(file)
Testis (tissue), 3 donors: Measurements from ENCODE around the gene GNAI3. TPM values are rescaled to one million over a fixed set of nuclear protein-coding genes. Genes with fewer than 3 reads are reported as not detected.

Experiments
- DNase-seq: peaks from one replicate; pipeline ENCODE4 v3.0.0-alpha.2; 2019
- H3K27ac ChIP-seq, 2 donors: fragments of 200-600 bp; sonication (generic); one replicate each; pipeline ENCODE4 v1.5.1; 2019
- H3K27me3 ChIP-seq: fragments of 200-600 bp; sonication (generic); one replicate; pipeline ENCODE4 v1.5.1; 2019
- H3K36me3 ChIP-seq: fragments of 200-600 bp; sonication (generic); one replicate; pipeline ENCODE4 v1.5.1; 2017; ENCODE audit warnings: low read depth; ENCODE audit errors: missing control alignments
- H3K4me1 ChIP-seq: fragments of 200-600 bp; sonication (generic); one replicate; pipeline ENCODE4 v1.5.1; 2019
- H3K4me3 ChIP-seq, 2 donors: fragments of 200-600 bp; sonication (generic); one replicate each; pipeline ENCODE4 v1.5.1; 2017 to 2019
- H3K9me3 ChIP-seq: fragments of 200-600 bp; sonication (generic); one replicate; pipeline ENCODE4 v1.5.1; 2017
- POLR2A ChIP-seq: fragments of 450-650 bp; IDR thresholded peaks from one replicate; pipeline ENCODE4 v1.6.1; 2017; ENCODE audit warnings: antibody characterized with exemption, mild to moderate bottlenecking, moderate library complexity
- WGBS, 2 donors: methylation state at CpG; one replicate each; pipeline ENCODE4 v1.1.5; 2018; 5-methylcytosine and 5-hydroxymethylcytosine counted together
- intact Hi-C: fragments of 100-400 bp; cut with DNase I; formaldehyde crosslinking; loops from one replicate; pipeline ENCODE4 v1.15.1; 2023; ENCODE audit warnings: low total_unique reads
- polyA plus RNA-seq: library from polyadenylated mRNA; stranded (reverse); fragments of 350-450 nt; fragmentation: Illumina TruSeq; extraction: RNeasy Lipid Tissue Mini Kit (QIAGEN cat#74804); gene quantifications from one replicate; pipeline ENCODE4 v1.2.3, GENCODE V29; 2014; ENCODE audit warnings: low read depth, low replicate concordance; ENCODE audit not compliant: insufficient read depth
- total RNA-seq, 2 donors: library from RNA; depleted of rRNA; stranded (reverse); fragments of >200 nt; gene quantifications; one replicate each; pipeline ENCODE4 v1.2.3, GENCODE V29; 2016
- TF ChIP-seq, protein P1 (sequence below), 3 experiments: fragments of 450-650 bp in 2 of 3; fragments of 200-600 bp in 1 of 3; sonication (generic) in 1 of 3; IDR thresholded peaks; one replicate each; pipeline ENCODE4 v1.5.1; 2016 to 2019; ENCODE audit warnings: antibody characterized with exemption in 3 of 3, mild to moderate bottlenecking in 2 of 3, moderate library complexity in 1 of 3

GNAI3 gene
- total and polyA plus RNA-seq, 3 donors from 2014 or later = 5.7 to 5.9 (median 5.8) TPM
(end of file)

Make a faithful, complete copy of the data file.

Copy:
Testis (tissue), 3 donors: Measurements from ENCODE around the gene GNAI3. TPM values are rescaled to one million over a fixed set of nuclear protein-coding genes. Genes with fewer than 3 reads are reported as not detected.

Experiments
- DNase-seq: peaks from one replicate; pipeline ENCODE4 v3.0.0-alpha.2; 2019
- H3K27ac ChIP-seq, 2 donors: fragments of 200-600 bp; sonication (generic); one replicate each; pipeline ENCODE4 v1.5.1; 2019
- H3K27me3 ChIP-seq: fragments of 200-600 bp; sonication (generic); one replicate; pipeline ENCODE4 v1.5.1; 2019
- H3K36me3 ChIP-seq: fragments of 200-600 bp; sonication (generic); one replicate; pipeline ENCODE4 v1.5.1; 2017; ENCODE audit warnings: low read depth; ENCODE audit errors: missing control alignments
- H3K4me1 ChIP-seq: fragments of 200-600 bp; sonication (generic); one replicate; pipeline ENCODE4 v1.5.1; 2019
- H3K4me3 ChIP-seq, 2 donors: fragments of 200-600 bp; sonication (generic); one replicate each; pipeline ENCODE4 v1.5.1; 2017 to 2019
- H3K9me3 ChIP-seq: fragments of 200-600 bp; sonication (generic); one replicate; pipeline ENCODE4 v1.5.1; 2017
- POLR2A ChIP-seq: fragments of 450-650 bp; IDR thresholded peaks from one replicate; pipeline ENCODE4 v1.6.1; 2017; ENCODE audit warnings: antibody characterized with exemption, mild to moderate bottlenecking, moderate library complexity
- WGBS, 2 donors: methylation state at CpG; one replicate each; pipeline ENCODE4 v1.1.5; 2018; 5-methylcytosine and 5-hydroxymethylcytosine counted together
- intact Hi-C: fragments of 100-400 bp; cut with DNase I; formaldehyde crosslinking; loops from one replicate; pipeline ENCODE4 v1.15.1; 2023; ENCODE audit warnings: low total_unique reads
- polyA plus RNA-seq: library from polyadenylated mRNA; stranded (reverse); fragments of 350-450 nt; fragmentation: Illumina TruSeq; extraction: RNeasy Lipid Tissue Mini Kit (QIAGEN cat#74804); gene quantifications from one replicate; pipeline ENCODE4 v1.2.3, GENCODE V29; 2014; ENCODE audit warnings: low read depth, low replicate concordance; ENCODE audit not compliant: insufficient read depth
- total RNA-seq, 2 donors: library from RNA; depleted of rRNA; stranded (reverse); fragments of >200 nt; gene quantifications; one replicate each; pipeline ENCODE4 v1.2.3, GENCODE V29; 2016
- TF ChIP-seq, protein P1 (sequence below), 3 experiments: fragments of 450-650 bp in 2 of 3; fragments of 200-600 bp in 1 of 3; sonication (generic) in 1 of 3; IDR thresholded peaks; one replicate each; pipeline ENCODE4 v1.5.1; 2016 to 2019; ENCODE audit warnings: antibody characterized with exemption in 3 of 3, mild to moderate bottlenecking in 2 of 3, moderate library complexity in 1 of 3

GNAI3 gene
- total and polyA plus RNA-seq, 3 donors from 2014 or later = 5.7 to 5.9 (median 5.8) TPM